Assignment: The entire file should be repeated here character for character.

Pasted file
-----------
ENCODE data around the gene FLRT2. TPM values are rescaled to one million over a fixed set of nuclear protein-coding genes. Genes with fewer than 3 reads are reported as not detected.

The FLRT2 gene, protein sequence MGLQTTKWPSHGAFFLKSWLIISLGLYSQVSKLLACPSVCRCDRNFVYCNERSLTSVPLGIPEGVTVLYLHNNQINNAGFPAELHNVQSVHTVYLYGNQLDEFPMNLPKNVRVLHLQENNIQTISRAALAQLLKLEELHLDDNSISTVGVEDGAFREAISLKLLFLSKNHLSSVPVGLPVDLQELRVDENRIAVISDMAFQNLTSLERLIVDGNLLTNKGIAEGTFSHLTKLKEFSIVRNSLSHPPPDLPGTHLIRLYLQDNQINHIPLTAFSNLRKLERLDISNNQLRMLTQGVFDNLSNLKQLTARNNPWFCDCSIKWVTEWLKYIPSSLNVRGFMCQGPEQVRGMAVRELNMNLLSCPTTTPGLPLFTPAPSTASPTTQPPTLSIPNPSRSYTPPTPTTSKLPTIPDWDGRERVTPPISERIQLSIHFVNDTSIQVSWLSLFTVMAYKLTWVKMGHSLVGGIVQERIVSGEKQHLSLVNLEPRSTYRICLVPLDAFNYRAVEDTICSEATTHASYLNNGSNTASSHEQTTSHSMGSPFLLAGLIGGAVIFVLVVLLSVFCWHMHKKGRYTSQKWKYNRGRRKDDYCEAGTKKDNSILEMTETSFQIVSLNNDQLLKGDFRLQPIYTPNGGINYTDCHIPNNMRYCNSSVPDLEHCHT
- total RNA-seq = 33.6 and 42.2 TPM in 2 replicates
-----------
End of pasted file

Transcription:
ENCODE data around the gene FLRT2. TPM values are rescaled to one million over a fixed set of nuclear protein-coding genes. Genes with fewer than 3 reads are reported as not detected.

The FLRT2 gene, protein sequence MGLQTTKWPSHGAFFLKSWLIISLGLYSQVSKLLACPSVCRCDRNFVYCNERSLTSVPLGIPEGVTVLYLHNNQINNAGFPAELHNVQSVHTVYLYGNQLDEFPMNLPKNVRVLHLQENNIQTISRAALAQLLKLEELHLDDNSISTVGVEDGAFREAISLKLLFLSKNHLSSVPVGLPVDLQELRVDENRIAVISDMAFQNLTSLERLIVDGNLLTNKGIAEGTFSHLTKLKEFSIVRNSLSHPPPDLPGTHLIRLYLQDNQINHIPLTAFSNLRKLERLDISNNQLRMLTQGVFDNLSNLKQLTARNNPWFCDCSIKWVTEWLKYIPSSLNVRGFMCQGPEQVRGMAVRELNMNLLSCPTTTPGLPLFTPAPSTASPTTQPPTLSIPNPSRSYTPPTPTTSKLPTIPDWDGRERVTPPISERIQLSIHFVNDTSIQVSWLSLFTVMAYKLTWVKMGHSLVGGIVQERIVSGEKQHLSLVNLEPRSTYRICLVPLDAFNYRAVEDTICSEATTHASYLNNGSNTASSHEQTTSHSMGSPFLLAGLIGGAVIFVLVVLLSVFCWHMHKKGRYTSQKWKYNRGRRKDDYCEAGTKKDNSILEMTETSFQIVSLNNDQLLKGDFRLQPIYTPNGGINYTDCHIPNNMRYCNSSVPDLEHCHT
- total RNA-seq = 33.6 and 42.2 TPM in 2 replicates